Jennifer Arcuri (Turning Breaches and Bad News Into Opportunities)

Jennifer Arcuri, a Top 100 Women in Cybersecurity, will be speaking from personal experience on how to handle what looks like bad news – you might be suffering a major breach – the mainstream media is breathing down your neck.  How to prepare for the worst and turn potentially bad news into a positive opportunity.

In 2012, Jennifer founded one of London’s leading tech conferences, The Innotech Summit, a high profile event series which brought together key policy makers, corporations, and startups to bridge the gap between legislation and innovative technology. In 2014-2015, the Innotech Network specialized in a series of events around information security and the need for cyber skill.

It brought together law enforcement and influential leaders from the Prime Ministers office, Department of Culture and Media, Metropolitan Police for the City of London, Ministry of Defence, and the National Crimes Agency. These events, as well as the community movement of hackers in a house, lead to one of the strongest ethical hacking campaigns in the UK for the endorsement of educating and teaching ethical hacking skills. Her work became most popular during her Tedx Talk in Liverpool “Why ethical hacking is important in a 21st century” which helped encourage policy in the UK around education and cyber skills advocacy in the classroom. Jennifer was also an integral part of various skills campaigns across the UK including speaking in classrooms across London surrounding the issues of cyber bullying, what to do in case of a security breach, and children’s safety online.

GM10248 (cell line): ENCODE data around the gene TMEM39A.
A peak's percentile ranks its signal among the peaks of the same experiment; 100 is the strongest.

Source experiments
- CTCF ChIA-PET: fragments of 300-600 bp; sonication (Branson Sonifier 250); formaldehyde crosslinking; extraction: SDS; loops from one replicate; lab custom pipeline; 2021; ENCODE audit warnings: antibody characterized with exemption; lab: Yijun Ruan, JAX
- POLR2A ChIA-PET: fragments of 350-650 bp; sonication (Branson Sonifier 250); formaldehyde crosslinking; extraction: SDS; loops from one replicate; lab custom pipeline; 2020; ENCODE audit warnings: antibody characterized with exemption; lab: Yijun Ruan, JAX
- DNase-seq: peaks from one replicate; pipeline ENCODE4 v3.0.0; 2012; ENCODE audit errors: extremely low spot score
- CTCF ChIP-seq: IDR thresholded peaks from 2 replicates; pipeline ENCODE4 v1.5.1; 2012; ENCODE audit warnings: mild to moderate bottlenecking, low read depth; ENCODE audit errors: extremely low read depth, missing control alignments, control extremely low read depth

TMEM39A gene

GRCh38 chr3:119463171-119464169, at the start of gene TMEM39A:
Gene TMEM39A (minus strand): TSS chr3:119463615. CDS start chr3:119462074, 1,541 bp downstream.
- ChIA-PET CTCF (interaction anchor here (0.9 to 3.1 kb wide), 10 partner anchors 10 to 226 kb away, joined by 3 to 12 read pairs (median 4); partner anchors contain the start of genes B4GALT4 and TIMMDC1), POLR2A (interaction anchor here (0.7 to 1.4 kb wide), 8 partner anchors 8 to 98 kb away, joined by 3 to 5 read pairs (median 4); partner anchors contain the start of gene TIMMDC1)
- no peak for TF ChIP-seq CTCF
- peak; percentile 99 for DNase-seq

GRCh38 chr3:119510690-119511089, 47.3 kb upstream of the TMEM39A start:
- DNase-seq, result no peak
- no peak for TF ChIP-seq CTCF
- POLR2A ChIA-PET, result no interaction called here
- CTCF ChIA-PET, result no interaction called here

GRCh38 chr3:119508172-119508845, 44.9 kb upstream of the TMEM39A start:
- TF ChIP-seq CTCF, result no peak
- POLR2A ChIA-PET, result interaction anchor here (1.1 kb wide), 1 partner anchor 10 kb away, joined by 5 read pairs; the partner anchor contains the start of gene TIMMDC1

Through her efforts in legislation, events, and security, Jennifer started Hacker House as a community of hackers in east London in 2014.

The fast evolution and constant threat of cyber attacks, our ever-growing reliance upon digital processes, and the exponential increase in online data makes cyber security one of the greatest challenges of our time. Despite this, few are equipped with the necessary skills to tackle it. Hacker House was created to close the skills gap quickly, efficiently and effectively. Taught by world-renowned ethical hackers, our students are plunged head-first into real world cyber-attack simulations and are assessed across a variety of practical assignments designed to cover every angle. In short, we teach students how to think, act and move like a hacker – and then outmaneuver them. Sadly, this kind of approach did not exist on the market before Hacker House; cyber security qualifications were mostly delivered by large, expensive training firms, relied heavily on theory, and were often out-of-date even before publication. What was critically required was cyber security training that moved as fast as the attackers. Thus, Hacker House was born. Our method not only equips people with the right skills and mindsets, but can train many people at scale. Hacker House initially began with training nights in East London but quickly developed into series of workshops. Soon, this evolved into a four-day, classroom based course called ‘Hands on Hacking’.